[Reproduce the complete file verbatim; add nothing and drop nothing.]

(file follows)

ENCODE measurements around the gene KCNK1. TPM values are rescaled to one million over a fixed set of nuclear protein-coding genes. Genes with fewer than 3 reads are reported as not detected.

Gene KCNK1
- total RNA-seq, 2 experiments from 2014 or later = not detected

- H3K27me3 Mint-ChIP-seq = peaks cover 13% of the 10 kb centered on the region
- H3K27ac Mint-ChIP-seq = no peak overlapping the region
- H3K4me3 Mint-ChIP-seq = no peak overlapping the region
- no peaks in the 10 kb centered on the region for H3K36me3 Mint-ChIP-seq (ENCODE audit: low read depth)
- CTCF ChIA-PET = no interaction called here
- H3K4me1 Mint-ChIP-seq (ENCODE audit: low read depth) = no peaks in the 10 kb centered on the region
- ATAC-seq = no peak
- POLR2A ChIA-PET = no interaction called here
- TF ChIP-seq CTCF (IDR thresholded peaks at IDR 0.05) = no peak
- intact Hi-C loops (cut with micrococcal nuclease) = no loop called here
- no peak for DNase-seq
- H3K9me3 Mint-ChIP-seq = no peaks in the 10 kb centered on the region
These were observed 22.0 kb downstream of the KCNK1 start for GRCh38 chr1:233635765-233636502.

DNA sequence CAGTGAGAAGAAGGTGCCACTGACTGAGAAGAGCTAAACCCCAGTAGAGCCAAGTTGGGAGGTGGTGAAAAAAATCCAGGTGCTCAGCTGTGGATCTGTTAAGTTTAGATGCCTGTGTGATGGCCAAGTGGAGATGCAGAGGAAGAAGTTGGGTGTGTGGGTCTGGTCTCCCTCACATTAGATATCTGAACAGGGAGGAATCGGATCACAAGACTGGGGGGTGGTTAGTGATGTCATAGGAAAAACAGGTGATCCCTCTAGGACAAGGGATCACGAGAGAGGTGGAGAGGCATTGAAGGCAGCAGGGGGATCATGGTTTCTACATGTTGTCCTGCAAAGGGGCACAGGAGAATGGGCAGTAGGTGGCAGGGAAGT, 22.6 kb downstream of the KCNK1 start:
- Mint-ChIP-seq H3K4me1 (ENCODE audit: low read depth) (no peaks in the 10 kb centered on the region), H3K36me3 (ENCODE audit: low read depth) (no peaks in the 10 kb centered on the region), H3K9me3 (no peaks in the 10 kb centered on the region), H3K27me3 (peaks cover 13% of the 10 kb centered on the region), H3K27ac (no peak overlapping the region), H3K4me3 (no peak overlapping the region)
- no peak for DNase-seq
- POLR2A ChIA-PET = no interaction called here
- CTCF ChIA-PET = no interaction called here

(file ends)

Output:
ENCODE measurements around the gene KCNK1. TPM values are rescaled to one million over a fixed set of nuclear protein-coding genes. Genes with fewer than 3 reads are reported as not detected.

Gene KCNK1
- total RNA-seq, 2 experiments from 2014 or later = not detected

- H3K27me3 Mint-ChIP-seq = peaks cover 13% of the 10 kb centered on the region
- H3K27ac Mint-ChIP-seq = no peak overlapping the region
- H3K4me3 Mint-ChIP-seq = no peak overlapping the region
- no peaks in the 10 kb centered on the region for H3K36me3 Mint-ChIP-seq (ENCODE audit: low read depth)
- CTCF ChIA-PET = no interaction called here
- H3K4me1 Mint-ChIP-seq (ENCODE audit: low read depth) = no peaks in the 10 kb centered on the region
- ATAC-seq = no peak
- POLR2A ChIA-PET = no interaction called here
- TF ChIP-seq CTCF (IDR thresholded peaks at IDR 0.05) = no peak
- intact Hi-C loops (cut with micrococcal nuclease) = no loop called here
- no peak for DNase-seq
- H3K9me3 Mint-ChIP-seq = no peaks in the 10 kb centered on the region
These were observed 22.0 kb downstream of the KCNK1 start for GRCh38 chr1:233635765-233636502.

DNA sequence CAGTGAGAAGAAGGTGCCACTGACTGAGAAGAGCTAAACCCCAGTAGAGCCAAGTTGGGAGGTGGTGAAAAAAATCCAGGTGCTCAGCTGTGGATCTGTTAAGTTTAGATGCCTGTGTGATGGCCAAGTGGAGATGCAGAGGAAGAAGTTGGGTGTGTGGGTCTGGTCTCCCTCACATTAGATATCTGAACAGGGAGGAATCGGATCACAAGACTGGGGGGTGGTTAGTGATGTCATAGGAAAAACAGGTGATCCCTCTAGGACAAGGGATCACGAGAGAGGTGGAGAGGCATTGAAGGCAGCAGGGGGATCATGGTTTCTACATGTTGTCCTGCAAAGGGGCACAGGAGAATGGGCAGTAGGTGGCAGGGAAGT, 22.6 kb downstream of the KCNK1 start:
- Mint-ChIP-seq H3K4me1 (ENCODE audit: low read depth) (no peaks in the 10 kb centered on the region), H3K36me3 (ENCODE audit: low read depth) (no peaks in the 10 kb centered on the region), H3K9me3 (no peaks in the 10 kb centered on the region), H3K27me3 (peaks cover 13% of the 10 kb centered on the region), H3K27ac (no peak overlapping the region), H3K4me3 (no peak overlapping the region)
- no peak for DNase-seq
- POLR2A ChIA-PET = no interaction called here
- CTCF ChIA-PET = no interaction called here